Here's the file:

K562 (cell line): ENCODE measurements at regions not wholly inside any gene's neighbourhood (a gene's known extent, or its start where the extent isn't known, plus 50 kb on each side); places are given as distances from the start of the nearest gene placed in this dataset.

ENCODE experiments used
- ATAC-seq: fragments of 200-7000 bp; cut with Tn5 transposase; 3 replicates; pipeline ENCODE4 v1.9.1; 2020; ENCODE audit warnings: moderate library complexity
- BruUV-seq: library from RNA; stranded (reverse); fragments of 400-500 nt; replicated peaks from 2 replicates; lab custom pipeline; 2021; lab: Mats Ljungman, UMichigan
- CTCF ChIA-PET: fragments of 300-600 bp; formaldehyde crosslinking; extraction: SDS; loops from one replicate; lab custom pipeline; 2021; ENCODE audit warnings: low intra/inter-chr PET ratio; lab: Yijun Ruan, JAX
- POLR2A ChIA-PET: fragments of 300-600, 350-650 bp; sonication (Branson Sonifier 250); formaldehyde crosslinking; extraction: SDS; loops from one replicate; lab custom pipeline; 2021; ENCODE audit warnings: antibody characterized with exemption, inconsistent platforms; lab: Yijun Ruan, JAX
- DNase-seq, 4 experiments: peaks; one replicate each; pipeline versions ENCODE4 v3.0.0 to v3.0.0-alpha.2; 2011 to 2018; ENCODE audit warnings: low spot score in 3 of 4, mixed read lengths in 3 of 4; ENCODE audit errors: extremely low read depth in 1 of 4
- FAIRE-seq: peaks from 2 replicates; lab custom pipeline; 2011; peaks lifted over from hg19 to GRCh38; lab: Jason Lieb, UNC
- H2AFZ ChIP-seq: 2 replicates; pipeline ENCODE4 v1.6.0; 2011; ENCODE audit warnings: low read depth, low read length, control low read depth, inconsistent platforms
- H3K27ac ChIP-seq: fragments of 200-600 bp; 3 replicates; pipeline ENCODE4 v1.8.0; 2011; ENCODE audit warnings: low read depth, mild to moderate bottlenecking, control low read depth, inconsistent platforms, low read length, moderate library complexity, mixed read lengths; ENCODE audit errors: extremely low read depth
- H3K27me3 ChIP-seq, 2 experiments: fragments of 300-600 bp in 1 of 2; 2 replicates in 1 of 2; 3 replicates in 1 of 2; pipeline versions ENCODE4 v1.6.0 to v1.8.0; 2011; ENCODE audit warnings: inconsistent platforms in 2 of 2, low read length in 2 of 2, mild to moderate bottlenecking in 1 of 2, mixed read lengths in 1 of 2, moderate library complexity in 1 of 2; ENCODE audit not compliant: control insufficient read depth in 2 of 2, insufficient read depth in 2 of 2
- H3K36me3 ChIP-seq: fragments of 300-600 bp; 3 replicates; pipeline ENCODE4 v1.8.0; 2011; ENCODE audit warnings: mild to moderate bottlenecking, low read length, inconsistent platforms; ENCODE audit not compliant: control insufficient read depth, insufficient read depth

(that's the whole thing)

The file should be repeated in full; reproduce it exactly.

K562 (cell line): ENCODE measurements at regions not wholly inside any gene's neighbourhood (a gene's known extent, or its start where the extent isn't known, plus 50 kb on each side); places are given as distances from the start of the nearest gene placed in this dataset.

ENCODE experiments used
- ATAC-seq: fragments of 200-7000 bp; cut with Tn5 transposase; 3 replicates; pipeline ENCODE4 v1.9.1; 2020; ENCODE audit warnings: moderate library complexity
- BruUV-seq: library from RNA; stranded (reverse); fragments of 400-500 nt; replicated peaks from 2 replicates; lab custom pipeline; 2021; lab: Mats Ljungman, UMichigan
- CTCF ChIA-PET: fragments of 300-600 bp; formaldehyde crosslinking; extraction: SDS; loops from one replicate; lab custom pipeline; 2021; ENCODE audit warnings: low intra/inter-chr PET ratio; lab: Yijun Ruan, JAX
- POLR2A ChIA-PET: fragments of 300-600, 350-650 bp; sonication (Branson Sonifier 250); formaldehyde crosslinking; extraction: SDS; loops from one replicate; lab custom pipeline; 2021; ENCODE audit warnings: antibody characterized with exemption, inconsistent platforms; lab: Yijun Ruan, JAX
- DNase-seq, 4 experiments: peaks; one replicate each; pipeline versions ENCODE4 v3.0.0 to v3.0.0-alpha.2; 2011 to 2018; ENCODE audit warnings: low spot score in 3 of 4, mixed read lengths in 3 of 4; ENCODE audit errors: extremely low read depth in 1 of 4
- FAIRE-seq: peaks from 2 replicates; lab custom pipeline; 2011; peaks lifted over from hg19 to GRCh38; lab: Jason Lieb, UNC
- H2AFZ ChIP-seq: 2 replicates; pipeline ENCODE4 v1.6.0; 2011; ENCODE audit warnings: low read depth, low read length, control low read depth, inconsistent platforms
- H3K27ac ChIP-seq: fragments of 200-600 bp; 3 replicates; pipeline ENCODE4 v1.8.0; 2011; ENCODE audit warnings: low read depth, mild to moderate bottlenecking, control low read depth, inconsistent platforms, low read length, moderate library complexity, mixed read lengths; ENCODE audit errors: extremely low read depth
- H3K27me3 ChIP-seq, 2 experiments: fragments of 300-600 bp in 1 of 2; 2 replicates in 1 of 2; 3 replicates in 1 of 2; pipeline versions ENCODE4 v1.6.0 to v1.8.0; 2011; ENCODE audit warnings: inconsistent platforms in 2 of 2, low read length in 2 of 2, mild to moderate bottlenecking in 1 of 2, mixed read lengths in 1 of 2, moderate library complexity in 1 of 2; ENCODE audit not compliant: control insufficient read depth in 2 of 2, insufficient read depth in 2 of 2
- H3K36me3 ChIP-seq: fragments of 300-600 bp; 3 replicates; pipeline ENCODE4 v1.8.0; 2011; ENCODE audit warnings: mild to moderate bottlenecking, low read length, inconsistent platforms; ENCODE audit not compliant: control insufficient read depth, insufficient read depth